Holy Communion on the Moon

By Martin Gleeson

Moon Landing

Most people of a mature age will remember when history was made on July 21st 1969 when Neil Armstrong became the first man to walk on the moon.

Nineteen minutes later he was joined by Buzz Aldrin. The two astronauts spent over two hours together exploring the site that they named Tranquillity Base.

Apollo 11

On July 16th, 1969, Apollo 11 was launched from Cape Kennedy. It was crewed by Neil Armstrong, Buzz Aldrin, and Michael Collins.

Michael Collins flew the Columbia, the command module which orbited around the moon while the other two astronauts made the landing. Michael was the grandson of small farmer Jeremiah Collins from Dunmanway in Co. Cork.

Late on July 20th, the Lunar Module, the Eagle, separated from the Columbia and descended safely to the lunar surface. To allow the two astronauts to recover from their space flight, it was 7 hours later, on July 21st before Neil Armstrong set foot on the moon. Minutes later he was followed by Buzz Aldrin.

Buzz Aldrin

From Montclair, New Jersey, Edwin (always called Buzz) Aldrin trained at the U.S. Military Academy, West Point. He became an Air Force pilot and flew combat missions during the Korean War. He studied at the Massachusetts Institute of Technology and earned a Ph.D. in 1963. Later that year he was chosen as an astronaut.

Buzz was a member of and an ordained elder in the Presbyterian Church in Webster, near Houston in Texas. Before the Apollo 11 launch, he asked for permission from the Church’s pastor to serve Communion to himself when he reached the moon. Pastor Dean Woodruff checked with the Church’s General Assembly, and they allowed Buzz to celebrate Communion on the moon.


While Buzz was waiting in the Lunar Module, the Eagle, before his walk on the moon, he spoke to his commanders in Houston and asked for a few moments of silence. He took out a small plastic bag which contained the wine, the bread and a little silver chalice.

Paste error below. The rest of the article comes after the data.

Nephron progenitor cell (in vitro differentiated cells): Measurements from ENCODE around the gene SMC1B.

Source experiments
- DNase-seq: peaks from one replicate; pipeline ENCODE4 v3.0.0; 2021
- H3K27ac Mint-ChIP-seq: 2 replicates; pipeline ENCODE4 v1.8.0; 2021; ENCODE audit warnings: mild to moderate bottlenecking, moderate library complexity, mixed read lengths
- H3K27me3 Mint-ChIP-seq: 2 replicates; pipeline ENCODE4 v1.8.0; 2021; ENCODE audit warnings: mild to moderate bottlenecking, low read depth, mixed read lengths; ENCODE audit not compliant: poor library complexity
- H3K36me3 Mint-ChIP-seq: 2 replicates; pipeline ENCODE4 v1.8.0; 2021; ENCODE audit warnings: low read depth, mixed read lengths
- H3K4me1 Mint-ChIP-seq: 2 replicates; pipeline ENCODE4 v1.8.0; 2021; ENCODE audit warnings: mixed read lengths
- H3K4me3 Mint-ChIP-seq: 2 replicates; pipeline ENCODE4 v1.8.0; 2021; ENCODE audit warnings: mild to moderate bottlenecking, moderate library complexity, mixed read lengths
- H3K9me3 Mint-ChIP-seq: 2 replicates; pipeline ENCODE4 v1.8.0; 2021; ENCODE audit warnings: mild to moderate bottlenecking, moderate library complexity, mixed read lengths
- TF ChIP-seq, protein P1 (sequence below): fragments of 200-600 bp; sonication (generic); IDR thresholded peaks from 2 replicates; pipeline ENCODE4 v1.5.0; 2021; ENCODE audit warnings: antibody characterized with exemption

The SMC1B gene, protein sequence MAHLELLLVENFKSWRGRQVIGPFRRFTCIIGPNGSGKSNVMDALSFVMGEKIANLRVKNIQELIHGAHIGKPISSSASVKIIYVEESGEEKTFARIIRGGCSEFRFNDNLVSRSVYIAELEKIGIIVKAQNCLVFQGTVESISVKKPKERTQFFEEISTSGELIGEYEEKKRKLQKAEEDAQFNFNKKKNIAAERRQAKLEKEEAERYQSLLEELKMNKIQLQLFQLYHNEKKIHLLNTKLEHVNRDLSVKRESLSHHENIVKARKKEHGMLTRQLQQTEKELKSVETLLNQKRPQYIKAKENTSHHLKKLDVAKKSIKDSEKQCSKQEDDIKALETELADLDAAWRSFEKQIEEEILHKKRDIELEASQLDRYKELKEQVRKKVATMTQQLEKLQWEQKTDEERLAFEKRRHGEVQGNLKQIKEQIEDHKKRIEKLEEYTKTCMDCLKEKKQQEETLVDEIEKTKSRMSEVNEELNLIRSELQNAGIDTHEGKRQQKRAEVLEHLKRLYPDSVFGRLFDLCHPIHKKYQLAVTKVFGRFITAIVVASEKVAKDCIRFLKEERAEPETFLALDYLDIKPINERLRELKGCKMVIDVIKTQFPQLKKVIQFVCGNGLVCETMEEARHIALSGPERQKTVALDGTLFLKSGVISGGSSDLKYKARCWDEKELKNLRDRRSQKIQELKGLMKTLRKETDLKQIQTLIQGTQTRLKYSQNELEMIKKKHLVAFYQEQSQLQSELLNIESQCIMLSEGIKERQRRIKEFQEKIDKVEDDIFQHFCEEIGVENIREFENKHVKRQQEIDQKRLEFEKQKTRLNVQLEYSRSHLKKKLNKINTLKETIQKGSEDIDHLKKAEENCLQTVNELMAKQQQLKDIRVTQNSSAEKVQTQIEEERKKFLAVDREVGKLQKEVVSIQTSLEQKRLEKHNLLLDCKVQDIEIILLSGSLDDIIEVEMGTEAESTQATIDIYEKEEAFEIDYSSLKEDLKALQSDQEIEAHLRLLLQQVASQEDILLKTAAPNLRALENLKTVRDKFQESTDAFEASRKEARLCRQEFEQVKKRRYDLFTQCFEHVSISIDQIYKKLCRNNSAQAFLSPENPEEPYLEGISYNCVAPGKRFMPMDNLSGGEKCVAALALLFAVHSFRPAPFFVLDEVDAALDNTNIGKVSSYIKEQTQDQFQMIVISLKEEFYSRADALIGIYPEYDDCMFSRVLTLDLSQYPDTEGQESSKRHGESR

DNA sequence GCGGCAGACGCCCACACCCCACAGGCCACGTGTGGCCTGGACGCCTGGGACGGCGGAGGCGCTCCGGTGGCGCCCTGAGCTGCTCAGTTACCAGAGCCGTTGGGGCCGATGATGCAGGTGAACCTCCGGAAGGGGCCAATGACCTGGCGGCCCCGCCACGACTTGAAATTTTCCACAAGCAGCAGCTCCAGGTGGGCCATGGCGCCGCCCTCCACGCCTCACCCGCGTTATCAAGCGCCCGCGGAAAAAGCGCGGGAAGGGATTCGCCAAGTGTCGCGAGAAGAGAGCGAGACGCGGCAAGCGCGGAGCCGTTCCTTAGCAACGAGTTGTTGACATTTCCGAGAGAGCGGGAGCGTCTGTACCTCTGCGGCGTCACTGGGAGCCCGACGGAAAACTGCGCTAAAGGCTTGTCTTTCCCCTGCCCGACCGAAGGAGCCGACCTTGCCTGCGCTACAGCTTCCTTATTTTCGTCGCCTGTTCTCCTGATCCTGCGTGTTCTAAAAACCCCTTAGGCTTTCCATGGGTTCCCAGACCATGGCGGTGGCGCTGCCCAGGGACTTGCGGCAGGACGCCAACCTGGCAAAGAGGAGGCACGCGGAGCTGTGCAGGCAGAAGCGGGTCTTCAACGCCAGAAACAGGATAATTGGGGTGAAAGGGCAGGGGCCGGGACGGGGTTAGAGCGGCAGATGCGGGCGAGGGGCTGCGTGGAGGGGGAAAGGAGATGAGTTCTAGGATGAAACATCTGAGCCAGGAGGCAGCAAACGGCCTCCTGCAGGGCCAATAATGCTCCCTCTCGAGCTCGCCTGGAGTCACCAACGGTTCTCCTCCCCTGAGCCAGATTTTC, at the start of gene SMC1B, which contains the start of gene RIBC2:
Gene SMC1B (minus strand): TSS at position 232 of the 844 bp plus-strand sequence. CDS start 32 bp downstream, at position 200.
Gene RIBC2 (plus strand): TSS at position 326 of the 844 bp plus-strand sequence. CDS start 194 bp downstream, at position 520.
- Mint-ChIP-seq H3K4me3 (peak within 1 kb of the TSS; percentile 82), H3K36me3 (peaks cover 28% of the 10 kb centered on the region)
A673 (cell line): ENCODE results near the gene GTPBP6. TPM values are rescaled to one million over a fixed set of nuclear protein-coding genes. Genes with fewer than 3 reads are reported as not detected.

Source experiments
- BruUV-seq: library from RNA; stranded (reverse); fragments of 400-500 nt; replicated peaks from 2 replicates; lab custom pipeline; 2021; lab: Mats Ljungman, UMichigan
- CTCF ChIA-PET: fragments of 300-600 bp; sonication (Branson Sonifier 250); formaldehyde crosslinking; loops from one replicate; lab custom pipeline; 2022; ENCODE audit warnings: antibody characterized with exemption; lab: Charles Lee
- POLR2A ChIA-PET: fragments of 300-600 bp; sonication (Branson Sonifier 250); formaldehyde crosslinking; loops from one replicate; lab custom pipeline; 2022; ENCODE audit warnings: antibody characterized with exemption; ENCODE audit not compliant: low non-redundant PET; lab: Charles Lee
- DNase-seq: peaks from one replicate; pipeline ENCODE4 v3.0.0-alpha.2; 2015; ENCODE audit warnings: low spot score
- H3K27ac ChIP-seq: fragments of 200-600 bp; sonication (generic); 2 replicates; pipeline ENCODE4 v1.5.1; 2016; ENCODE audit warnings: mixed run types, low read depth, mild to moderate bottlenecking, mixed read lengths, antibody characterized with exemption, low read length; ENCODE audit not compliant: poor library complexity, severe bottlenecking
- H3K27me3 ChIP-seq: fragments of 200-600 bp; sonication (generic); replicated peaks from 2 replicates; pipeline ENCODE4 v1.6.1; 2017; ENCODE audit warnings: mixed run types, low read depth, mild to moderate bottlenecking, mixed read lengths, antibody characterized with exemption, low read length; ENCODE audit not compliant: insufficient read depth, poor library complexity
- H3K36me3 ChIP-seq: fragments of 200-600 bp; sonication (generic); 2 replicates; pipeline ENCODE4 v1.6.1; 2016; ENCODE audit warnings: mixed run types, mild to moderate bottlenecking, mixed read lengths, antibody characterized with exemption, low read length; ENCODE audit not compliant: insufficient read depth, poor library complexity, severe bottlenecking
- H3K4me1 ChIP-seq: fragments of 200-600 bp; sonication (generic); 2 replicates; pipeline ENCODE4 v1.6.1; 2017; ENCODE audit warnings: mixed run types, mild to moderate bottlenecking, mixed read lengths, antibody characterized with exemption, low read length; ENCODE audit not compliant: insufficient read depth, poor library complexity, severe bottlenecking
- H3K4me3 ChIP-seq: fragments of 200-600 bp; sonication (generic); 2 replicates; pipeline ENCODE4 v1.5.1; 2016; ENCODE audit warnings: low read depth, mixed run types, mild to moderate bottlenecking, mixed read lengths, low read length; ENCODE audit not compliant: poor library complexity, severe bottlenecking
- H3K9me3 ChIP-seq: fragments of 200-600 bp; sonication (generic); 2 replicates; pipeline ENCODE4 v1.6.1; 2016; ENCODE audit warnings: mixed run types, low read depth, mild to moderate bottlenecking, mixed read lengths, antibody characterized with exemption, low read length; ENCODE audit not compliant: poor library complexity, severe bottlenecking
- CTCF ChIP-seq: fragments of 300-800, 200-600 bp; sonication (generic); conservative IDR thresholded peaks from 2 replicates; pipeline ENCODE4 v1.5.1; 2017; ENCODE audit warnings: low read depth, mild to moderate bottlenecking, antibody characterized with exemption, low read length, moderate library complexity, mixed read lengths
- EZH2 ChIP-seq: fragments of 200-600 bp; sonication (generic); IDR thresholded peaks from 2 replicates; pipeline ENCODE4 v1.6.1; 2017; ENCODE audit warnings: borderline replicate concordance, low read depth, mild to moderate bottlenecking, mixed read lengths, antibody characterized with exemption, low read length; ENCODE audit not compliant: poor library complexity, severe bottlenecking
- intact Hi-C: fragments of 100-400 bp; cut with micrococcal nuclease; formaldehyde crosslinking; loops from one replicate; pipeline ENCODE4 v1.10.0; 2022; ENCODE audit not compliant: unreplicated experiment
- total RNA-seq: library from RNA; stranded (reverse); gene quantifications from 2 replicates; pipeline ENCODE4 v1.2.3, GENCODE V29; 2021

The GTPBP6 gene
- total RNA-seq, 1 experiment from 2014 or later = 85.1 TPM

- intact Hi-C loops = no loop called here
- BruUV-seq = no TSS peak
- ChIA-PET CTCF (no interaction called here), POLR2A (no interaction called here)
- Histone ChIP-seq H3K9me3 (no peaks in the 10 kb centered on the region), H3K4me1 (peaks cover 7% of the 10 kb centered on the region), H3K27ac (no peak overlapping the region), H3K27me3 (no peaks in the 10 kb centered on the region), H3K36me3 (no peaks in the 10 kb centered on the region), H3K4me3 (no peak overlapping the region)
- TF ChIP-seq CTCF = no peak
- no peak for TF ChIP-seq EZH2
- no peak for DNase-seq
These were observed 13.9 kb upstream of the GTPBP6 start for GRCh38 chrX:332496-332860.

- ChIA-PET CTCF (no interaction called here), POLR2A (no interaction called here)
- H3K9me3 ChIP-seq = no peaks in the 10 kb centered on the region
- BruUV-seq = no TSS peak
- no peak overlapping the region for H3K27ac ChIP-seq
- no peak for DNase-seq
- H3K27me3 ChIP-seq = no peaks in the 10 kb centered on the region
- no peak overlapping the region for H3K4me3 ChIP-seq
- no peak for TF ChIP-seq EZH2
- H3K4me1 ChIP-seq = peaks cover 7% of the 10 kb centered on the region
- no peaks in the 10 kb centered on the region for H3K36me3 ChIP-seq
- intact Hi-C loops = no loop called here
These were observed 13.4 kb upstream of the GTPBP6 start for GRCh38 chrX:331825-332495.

He poured the wine into the chalice where it flowed down very slowly due to gravity on the moon being only one sixth of what it is on planet Earth.

Buzz celebrated Communion of bread and wine while Neil Armstrong watched respectfully without making any comment.

Buzz silently read these words from the Gospel of John:

“I am the vine; you are the branches. Whoever remains in me, and I in Him, will bear much fruit; for you can do nothing without me.”

Buzz later said that the very first liquid poured, and the first food eaten on the moon were the Communion wine and bread!


Buzz wanted his celebration of Communion on the moon to be shared by the public, but NASA discouraged the idea. They had already been sued in protest about the reading of a piece from Genesis by the crew of the Apollo 8 mission in December 1968.

For that reason, Buzz Aldrin’s celebration of Communion in the Lunar Module on the moon has been shrouded in mystery until the last few years.

While Neil Armstrong and Michael Collins have died, Buzz Aldrin is aged 92 and is the oldest of the American moonwalkers.

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